The Russian characters from the start of the episode came from a "great" Russian acting community in Vancouver, British Columbia who had defected from the Soviet Union. Both Lea and Laurie Holden were required to learn Russian for the first scene following the opening credits. Alex Shostak Jr., who portrayed Dmitri, worked 12–14 hours a day; make-up was applied to give the appearance that his eyes and mouth had been sewed up, and a small straw was pushed between his lips to give him water. During the filming of the episode, he was "literally" blind and guided by the crew members throughout the filming of his scenes. Shostak provided the translation for his own lines from English to Russian. Holden and Lea worked diligently together to perfect their lines in Russian. Holden explained, "we'd come up with these fun ways to test ourselves to know if we had really nailed it. Show tunes come to mind, but I also remember this one time my dialect coach had me call a Russian friend of his on his cell phone to see if he could understand me. I passed the test."
Filming and visual effects
Filming the scene with the burning camp was "tricky", according to Kim Manners. When they were filming the scene, they had huge "safety precautions" ready for the cast and crew. The fires seen in the episode, were in reality propane fires. Manners wanted the shots to be as close to the fire as possible, so they used fireproof cameras. According to Manners, "they used a half a million dollar camera on a crane wrapped in asbestos" and ran it through the flames. For the following scene, the production crew set a man on fire, while using a fire suit. This stunt is known as a "full burn." Scenes like this are "very dangerous" as one can't breathe. In total, he was on fire between 25-30 seconds, which is seen as a lot by filming standards. Special effects supervisor Tony Lindala supervised the creation of the faceless alien rebels, Dmitri's mutilation, and the incinerated victims of the rebels. Lindala also designed the rig used to infect Dmitri with the black oil.
The set for the Russian gulag was built at North Shore Studios. Graeme Murray was the production designer at the time. The following scene with Dmitri in the gulag was "difficult." The ship scenes were filmed at a warehouse in Vancouver. When filming the Syndicate meeting, Manners wanted Marita Covarrubias to look as strong as possible since this marked the first appearance of a woman in the Syndicate meeting room. Since there was very little movement among the actors when filming the scene, they were forced to film in different angles and wide shots.
"Patient X" premiered in the United States on the Fox network on March 1, 1998. This episode earned a Nielsen rating of 12.6, with a 19 share, meaning that roughly 12.6 percent of all television-equipped households, and 19 percent of households watching television, were tuned in to the episode. It was viewed by 20.21 million viewers. Veronica Cartwright was nominated in the category "Outstanding Guest Actress in a Drama Series" in the 1998 Emmy Awards for her performance in this episode and its follow-up, "The Red and the Black". The episode was later included on The X-Files Mythology, Volume 3 – Colonization, a DVD collection that contains episodes involved with the alien Colonist's plans to take over the earth.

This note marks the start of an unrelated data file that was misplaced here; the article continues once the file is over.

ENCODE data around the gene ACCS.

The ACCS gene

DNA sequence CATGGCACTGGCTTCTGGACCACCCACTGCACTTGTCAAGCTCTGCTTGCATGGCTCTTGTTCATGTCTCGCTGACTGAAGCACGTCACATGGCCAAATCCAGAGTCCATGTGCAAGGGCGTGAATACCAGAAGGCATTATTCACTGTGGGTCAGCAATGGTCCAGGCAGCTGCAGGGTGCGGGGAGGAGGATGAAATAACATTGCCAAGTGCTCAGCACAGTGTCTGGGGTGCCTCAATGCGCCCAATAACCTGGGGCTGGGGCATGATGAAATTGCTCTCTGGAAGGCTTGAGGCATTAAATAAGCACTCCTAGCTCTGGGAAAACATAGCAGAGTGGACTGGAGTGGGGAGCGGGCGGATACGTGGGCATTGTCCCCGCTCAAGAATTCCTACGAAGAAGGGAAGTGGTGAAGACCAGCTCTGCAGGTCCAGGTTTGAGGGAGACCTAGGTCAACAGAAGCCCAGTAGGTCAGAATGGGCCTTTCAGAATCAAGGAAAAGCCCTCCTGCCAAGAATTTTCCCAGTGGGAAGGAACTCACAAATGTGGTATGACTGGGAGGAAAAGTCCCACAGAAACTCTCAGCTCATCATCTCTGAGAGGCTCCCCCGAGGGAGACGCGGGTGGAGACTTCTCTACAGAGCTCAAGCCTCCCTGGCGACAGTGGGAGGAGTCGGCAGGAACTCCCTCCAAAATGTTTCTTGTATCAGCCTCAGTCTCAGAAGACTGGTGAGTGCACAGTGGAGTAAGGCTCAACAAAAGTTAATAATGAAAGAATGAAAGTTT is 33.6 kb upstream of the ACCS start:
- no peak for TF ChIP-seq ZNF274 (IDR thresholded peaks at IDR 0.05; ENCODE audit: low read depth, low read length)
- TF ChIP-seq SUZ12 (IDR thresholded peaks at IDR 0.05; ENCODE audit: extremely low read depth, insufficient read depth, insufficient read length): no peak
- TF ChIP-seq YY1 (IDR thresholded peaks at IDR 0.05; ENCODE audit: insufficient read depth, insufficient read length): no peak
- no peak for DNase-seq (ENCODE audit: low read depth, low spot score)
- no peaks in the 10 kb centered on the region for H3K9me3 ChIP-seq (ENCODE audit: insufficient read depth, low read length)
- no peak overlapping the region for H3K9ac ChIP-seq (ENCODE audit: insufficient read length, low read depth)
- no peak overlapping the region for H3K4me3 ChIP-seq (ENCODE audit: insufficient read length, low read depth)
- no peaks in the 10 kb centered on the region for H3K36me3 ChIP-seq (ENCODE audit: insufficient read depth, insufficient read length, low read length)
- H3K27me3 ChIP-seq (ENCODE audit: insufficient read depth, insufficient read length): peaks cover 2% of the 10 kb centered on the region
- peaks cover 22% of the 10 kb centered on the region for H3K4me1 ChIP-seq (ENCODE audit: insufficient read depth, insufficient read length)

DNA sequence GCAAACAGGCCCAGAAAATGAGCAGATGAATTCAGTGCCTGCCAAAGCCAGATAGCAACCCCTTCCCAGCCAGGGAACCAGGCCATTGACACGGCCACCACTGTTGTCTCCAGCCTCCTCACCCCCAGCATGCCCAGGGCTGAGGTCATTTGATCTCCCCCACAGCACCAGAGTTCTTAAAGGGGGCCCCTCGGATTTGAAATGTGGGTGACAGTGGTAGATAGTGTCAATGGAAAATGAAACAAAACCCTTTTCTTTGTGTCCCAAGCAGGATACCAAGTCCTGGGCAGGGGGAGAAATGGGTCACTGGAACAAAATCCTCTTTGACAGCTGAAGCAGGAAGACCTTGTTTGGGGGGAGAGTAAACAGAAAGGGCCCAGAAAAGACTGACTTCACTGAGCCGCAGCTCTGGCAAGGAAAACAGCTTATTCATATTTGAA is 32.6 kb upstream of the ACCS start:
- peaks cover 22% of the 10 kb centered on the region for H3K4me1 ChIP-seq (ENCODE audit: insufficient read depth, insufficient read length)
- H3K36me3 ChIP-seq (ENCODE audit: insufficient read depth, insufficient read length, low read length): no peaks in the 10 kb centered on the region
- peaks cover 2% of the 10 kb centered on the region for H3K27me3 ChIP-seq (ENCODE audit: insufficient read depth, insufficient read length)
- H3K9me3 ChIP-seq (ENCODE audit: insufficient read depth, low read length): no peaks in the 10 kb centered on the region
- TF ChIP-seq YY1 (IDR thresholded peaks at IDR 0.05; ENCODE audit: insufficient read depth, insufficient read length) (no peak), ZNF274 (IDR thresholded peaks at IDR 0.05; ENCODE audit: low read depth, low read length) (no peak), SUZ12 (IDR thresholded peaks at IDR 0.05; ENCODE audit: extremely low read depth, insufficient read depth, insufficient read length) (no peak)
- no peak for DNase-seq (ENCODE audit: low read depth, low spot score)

Critical reception to the episode was largely positive. Television Without Pity ranked "Patient X" the eighth most nightmare-inducing episode of the show, citing, in particular the abuse of Dmitri. The article noted that "If The X-Files has taught us anything, it’s that if a G-Man asks us if we know anything about anything and we foolishly say yes, our mouths and eyelids will be sewn shut and we will be brainwashed to kill on demand." The A.V. Club reviewer Todd VanDerWerff gave "Patient X" an B+, and wrote that the episode "feels epic, in a way the mythology episodes do at their best". However, VanDerWerff noted that "The problem with breaking the status quo on a TV series is that your audience is always going to know in the back of its head that the status quo isn’t really broken." He reasoned that the audience never fully believed that "Mulder could lose his belief in the all-consuming alien conspiracy" or accept the idea that "Scully could find herself dabbling with belief in [aliens]." Despite these set-backs, however, he noted that "Patient X" was the episode where the series' mythology "gets moving again, after chasing its own tail throughout much of season four and reaching a sort of climax in the opening episodes of season five." Robert Shearman and Lars Pearson, in their book Wanting to Believe: A Critical Guide to The X-Files, Millennium & The Lone Gunmen, rated the episode four stars out of five. The two described the tone of "Patient X" as "truly visceral", citing the faceless men incinerating people as well as the mutilation of the innocent Dmitri, who was "at the wrong place at the wrong time". Furthermore, Shearman and Pearson praised the episode for "shift[ing] the goalposts" and allowing Mulder and Scully to switch roles as the believer and skeptic. Paula Vitaris from Cinefantastique gave the episode a moderately positive review and awarded it two-and-a-half stars out of four. Vitaris praised the episode's premise, writing, "'Patient X' is a rare episode in that it actually advances The X-Files mythology, with the news of a vaccine to combat the black oil". However, she was critical of the episode's reliance on shock value, noting that the "camera seems to take a perverse delight in death, pain, and mutilation, with the distressing effect of numbing the viewer to the horror."
- Meisler (1999), pp 173–184